There is a whole different way of writing essays at university. I enjoyed writing essays in high school because they were more creative and allowed me to express myself through my writing. When you send in your drafts, your uni lecturers or tutors will say “use your academic voice”. Watse academic voice? I don’t even understand half of what I’m writing. Because everything needs to be said in a “proper” way, and let me tell you .. Academic writing does not cater for Kaaps. If you’re not writing in English or Afrikaans (depending on which university you attend), they will deduct marks. So most of your time spent on that annoying essay will go towards trying to make the sentence sound “right”.

And if you thought that 1000 word essay in matric was a lot, imagine doubling that, plus an extra 500 just for emphasis. Dai is nog ie maklikste essay wat djy gan kry. Your introduction isn’t just going to be a few lines. Djy moet nou sê wa oo jou essay gaa, hoe djy by die anwoord gekommit en watte punt djy try om te maak, nog voo dat djy even die ding rêrag beginne skrywerit. The introduction alone, can potentially up to 300 words, if not more. So be prepared to write your moer off.

6. Drinking culture is a real thing.

While many of my friends started drinking alcohol in high school, I never did. I’ve always been good at avoiding peer pressure, however, university is a whole new ball game. Especially when you live on campus. Because students are so busy all the time, they usually spend the little free time they do have, drinking. Whether it’s at a party, at a wine farm, in the club or just at home. Alcohol almost always plays a big role. And I fell into that trap too, but only in my second year. At the university I attended, playing beer pong was probably one of the most common occurrences at any social gathering and it’s always a fun way to make new friends. That’s where it started for me, it wasn’t about the alcohol, I just thought beer pong was fun. However, drinking the beer made me want to drink other things too. And now I’m a social drinker.

7.  Mental health issues increase.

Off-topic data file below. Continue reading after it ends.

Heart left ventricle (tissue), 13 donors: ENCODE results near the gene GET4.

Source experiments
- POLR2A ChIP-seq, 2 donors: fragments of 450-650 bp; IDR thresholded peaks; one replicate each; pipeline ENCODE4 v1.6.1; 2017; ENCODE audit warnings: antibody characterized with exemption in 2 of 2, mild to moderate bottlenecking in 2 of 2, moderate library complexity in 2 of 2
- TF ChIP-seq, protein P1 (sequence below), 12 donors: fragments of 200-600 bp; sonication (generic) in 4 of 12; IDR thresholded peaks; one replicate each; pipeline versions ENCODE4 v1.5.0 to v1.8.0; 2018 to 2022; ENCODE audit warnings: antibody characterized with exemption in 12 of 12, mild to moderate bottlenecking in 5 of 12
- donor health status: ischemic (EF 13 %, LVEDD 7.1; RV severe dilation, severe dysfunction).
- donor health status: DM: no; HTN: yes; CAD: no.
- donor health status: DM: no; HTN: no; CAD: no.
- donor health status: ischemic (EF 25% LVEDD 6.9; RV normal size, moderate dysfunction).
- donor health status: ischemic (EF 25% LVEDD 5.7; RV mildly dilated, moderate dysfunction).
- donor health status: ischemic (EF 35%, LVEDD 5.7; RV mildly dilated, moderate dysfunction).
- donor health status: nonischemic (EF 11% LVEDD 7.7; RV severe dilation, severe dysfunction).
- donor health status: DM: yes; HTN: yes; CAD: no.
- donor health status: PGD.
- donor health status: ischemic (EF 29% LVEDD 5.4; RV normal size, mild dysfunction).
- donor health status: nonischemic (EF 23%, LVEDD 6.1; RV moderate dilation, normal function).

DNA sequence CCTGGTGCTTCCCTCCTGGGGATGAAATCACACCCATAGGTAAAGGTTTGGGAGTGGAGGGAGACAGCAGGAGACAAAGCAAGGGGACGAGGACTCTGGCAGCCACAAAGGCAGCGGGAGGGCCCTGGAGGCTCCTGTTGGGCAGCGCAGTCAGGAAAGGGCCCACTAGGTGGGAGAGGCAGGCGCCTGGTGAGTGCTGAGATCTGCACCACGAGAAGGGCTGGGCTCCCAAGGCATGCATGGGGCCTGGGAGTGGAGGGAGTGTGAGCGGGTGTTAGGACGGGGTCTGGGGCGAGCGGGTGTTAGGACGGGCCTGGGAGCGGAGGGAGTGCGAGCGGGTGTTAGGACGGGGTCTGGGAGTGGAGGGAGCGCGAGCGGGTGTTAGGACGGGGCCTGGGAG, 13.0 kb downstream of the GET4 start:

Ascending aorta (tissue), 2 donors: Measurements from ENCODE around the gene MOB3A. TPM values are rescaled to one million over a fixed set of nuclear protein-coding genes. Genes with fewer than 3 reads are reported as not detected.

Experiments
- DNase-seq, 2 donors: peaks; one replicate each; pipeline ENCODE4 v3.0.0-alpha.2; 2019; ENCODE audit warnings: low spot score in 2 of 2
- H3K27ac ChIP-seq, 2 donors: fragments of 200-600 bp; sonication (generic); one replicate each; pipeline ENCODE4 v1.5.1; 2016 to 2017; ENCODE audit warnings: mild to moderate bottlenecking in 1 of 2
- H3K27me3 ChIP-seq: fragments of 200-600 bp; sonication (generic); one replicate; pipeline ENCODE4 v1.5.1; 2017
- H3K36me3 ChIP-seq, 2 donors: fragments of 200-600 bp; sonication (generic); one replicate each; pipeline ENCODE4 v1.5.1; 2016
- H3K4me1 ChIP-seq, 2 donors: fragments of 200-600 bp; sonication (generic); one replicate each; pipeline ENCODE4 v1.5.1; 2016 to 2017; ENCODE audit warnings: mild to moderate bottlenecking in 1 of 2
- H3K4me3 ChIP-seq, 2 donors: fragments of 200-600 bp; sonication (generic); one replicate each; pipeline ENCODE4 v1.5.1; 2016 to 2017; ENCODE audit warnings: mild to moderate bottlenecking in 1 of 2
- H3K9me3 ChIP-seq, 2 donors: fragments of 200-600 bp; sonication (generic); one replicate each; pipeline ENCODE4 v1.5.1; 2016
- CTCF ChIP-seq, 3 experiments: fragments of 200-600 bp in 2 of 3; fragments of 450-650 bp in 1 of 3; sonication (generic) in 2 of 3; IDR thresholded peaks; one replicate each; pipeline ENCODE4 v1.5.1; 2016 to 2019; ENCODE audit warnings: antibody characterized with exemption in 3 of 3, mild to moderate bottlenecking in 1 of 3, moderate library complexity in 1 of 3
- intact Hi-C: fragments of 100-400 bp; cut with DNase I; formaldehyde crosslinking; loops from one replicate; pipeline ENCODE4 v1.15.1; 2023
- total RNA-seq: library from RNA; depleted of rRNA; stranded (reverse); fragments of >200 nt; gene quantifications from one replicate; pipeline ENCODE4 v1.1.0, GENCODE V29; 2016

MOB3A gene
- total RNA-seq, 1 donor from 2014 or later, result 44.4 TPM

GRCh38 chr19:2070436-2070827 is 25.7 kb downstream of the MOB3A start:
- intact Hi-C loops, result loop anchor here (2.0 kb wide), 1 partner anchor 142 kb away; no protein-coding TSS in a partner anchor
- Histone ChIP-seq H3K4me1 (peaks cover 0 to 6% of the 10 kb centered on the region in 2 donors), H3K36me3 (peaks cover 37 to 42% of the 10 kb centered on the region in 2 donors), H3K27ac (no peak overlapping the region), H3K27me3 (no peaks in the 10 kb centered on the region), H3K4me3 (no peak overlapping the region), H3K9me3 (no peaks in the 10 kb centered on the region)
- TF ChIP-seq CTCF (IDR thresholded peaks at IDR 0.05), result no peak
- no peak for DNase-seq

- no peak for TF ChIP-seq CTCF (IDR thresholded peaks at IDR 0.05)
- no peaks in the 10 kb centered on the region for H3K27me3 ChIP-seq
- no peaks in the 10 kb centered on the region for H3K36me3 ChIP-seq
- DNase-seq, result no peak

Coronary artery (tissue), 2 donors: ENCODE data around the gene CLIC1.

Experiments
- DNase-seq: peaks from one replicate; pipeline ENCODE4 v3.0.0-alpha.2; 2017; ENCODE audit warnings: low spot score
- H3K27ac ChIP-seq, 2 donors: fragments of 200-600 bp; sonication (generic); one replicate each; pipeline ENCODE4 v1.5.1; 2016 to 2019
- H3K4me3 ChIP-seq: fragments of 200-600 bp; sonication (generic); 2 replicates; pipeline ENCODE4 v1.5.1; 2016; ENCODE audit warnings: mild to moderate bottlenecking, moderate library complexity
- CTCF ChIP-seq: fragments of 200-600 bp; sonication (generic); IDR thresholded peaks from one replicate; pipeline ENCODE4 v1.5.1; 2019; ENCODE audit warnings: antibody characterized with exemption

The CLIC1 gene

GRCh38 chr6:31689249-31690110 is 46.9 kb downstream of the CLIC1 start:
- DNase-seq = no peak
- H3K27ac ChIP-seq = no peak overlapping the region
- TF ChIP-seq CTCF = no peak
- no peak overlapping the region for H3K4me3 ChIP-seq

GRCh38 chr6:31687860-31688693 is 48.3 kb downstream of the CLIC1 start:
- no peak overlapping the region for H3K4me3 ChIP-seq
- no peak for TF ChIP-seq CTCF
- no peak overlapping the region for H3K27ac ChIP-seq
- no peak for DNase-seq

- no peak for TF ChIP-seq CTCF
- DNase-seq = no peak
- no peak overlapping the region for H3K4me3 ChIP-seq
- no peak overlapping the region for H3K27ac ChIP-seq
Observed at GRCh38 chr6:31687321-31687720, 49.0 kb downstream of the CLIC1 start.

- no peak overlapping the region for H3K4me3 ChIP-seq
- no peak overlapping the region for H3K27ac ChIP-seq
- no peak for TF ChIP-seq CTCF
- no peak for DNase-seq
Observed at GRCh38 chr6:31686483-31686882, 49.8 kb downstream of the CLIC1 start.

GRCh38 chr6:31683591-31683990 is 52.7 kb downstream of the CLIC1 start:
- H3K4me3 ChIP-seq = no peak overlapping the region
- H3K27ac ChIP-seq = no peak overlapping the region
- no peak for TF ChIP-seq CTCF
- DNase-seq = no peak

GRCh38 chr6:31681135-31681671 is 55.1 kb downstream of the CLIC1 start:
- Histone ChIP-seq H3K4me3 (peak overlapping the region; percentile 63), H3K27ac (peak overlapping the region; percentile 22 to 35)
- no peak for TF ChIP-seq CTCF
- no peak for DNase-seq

According to the South African Depression and Anxiety Group, “suicide is the second leading cause of death amongst university students after accidents” and “studies suggest that as many as 20% of college students have suicidal thoughts at some point in their college career”. As a former university student, this is not shocking to me. I’ve never had an issue with my mental health in the past, but the constant late nights, stress, worry about whether or not you’ll get the assignment done on time, test anxiety, lack of a social life and just worrying that you’re studying something that you’re going to hate once you’re done with your studies, really does take its toll on you. I didn’t finish my degree. I was in my final year and completely messed up my second semester. The closer it came to graduation time, the more I panicked, to a point where I got extremely depressed. I couldn’t focus, missed deadlines and even missed an exam. It’s kinda silly thinking about it now… I failed because I was worried that I was going to fail. I’m sure any student who has ever failed, even if its just one subject, can relate to that. No one prepares you for the anxiety and the constant fear that you’re going to mess up, no one tells you what it feels like to fail your first subject in your life, no one tells you how it feels when everyone is having a good time but you can’t join them because you have too much work to do. No one warns you to take care of your mental health, above anything else.

Being a student is hard, while it may be the best time of your life, it can also be the worst. I take my hat off to anyone who had so much more than university life to deal with and still managed to get that degree. While you’re trying to find a balance, don’t forget to take care of yourself, manage your time, and treat yourself every once in a while. You work hard enough, give yourself a break. You deserve it!